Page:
Arik Bronshtein and Jonathan Reichental
September 16, 2020
Many startups are ready to take on some of the most intractable urban challenges, but local governments that don’t create hospitable regulatory environments work against their own interests by inhibiting the activity of those young, nimble companies.
Startups can play a huge role in the growth of the economy, particularly over the long term, generating jobs, increasing tax revenue and diversifying a region’s economy. As National League of Cities President Mark Stodola puts it: “One of the biggest challenges – and greatest opportunities – that we have as local officials is preparing our cities for the future of work.”
But in addition to their economic dynamism, startups are also especially well positioned to help solve the rapidly transmuting and ill-defined challenges that design theorist Horst Rittel coined “the wicked problems”: social issues such as poverty, traffic congestion, poor air quality and unevenly distributed quality of life. Even large companies recognize this and are increasingly acquiring or partnering with startups to realize these unique qualities.
So, what exactly can a local government do to support local startups?
Increasingly, communities are creating their own innovation labs. These are entities, typically within the government organization, prioritize investment in experimenting with solutions that may benefit the community.
One such lab is run by Cuyahoga County, Ohio, which contains Cleveland, which aims to connect local entrepreneurs with public officials to test new ideas or services for 12 to 16 weeks. It’s a win-win. With such initiatives, local governments can help companies to test whether their products and services work in a real-life environment, and the city can choose to be a benefactor of the service or product if it works.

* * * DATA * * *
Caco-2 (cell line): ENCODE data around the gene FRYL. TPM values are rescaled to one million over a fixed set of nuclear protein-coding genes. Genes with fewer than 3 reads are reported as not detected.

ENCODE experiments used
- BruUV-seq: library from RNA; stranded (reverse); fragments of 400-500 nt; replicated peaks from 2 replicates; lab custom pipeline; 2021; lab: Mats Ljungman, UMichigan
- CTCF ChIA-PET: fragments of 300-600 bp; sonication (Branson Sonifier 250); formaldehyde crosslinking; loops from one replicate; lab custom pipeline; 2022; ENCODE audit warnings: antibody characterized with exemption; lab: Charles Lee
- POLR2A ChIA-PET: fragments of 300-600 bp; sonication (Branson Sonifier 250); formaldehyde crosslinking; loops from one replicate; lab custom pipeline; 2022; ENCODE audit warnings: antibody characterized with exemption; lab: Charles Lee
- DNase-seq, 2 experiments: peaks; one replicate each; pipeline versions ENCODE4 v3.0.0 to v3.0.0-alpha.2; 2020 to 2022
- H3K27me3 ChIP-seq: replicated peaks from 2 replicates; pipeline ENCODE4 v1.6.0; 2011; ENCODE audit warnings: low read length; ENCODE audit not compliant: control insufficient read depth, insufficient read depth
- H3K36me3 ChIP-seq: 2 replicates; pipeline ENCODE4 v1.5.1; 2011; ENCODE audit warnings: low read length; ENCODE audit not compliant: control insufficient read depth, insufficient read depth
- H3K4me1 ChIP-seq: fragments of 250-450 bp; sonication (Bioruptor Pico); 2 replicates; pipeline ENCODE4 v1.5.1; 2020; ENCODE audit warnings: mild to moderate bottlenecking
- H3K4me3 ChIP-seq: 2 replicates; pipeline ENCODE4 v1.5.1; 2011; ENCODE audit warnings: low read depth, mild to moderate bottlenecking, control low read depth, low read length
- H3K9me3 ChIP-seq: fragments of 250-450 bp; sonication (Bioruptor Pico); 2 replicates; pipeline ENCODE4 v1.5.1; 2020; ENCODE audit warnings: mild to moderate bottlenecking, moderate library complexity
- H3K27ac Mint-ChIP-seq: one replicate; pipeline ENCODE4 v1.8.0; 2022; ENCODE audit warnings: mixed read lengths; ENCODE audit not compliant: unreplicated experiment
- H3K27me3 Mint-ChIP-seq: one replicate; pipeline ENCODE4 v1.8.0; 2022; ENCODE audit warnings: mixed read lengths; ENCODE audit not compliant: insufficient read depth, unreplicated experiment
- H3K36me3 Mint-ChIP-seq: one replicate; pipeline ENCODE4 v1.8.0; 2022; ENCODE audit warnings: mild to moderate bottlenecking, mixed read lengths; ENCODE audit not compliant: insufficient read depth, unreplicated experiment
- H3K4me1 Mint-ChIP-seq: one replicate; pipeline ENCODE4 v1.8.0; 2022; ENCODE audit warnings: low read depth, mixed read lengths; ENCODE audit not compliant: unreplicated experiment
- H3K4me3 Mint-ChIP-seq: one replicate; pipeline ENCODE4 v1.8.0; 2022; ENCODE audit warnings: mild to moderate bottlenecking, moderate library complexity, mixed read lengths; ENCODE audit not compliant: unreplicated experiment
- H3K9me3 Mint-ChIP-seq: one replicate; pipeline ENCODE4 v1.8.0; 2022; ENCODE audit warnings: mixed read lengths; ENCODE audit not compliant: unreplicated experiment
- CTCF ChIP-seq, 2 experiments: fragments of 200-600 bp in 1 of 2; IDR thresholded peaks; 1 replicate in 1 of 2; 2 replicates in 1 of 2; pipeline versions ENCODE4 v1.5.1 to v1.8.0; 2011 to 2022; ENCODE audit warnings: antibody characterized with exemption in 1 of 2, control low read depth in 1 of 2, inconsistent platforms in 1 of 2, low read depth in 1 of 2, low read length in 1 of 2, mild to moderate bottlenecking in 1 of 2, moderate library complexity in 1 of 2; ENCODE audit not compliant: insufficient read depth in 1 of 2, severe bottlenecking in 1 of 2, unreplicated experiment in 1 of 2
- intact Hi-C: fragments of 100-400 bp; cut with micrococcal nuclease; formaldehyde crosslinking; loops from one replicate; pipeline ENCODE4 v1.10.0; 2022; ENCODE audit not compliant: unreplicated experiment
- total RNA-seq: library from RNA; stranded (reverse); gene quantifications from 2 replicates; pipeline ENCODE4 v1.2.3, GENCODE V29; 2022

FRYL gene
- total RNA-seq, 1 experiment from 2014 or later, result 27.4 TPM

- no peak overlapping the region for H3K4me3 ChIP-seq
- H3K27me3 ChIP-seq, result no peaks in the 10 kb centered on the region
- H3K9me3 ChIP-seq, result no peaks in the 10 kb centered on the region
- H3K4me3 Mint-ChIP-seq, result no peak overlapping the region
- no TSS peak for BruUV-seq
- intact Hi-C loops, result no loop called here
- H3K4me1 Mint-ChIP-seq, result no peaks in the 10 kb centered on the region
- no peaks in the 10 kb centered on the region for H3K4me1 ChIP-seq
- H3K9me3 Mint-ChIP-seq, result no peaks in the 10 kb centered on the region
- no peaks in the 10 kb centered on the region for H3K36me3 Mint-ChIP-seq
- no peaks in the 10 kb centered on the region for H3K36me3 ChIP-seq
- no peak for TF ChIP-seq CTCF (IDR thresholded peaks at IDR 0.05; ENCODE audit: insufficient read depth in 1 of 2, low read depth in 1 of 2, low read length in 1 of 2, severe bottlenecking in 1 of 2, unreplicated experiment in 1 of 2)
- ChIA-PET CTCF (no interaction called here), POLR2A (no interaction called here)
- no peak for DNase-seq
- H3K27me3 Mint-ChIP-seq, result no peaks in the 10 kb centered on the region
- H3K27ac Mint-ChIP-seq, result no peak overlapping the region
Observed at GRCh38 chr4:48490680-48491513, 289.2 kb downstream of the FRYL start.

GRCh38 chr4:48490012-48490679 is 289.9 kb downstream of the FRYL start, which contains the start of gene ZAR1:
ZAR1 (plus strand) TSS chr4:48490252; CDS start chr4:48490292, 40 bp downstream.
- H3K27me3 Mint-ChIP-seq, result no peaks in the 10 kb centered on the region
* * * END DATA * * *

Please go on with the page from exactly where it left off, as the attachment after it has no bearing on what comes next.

Testing and experimentation, the lifeblood of startups, each benefit from collaborating with public agencies to evaluate and pilot new ideas. Local governments may develop initiatives for development in specific sectors. The State of Michigan, for instance, has developed a mobility initiative called PlanetM, which provides opportunities to test and develop next-generation transportation technology.
Anyone who works in government (or has sold to one) understands the challenges of procurement. The procurement process’ exceptional length and bureaucratic hurdles are particularly challenging for startups, which have fewer resources than their larger competitors. But understanding this has led to some positive developments.
The State of California has developed a project called RFI2, or the Request for Innovative Ideas. This entails a new procurement process that enables solution development and collaboration on the front end of the process, instead of requiring payment before service delivery. This new approach creates work groups of public-sector stakeholders, vendors and private-sector subject matter experts that convene to build proofs of concept in answer to problem statements. This inverts the traditional procurement system in which agencies begin with a particular solution in mind.
Local governments can also explore performance-based contracting, multi-vendor contracts, and even spin off an organization to focus on innovation that is not beholden to government’s usual procurement rules.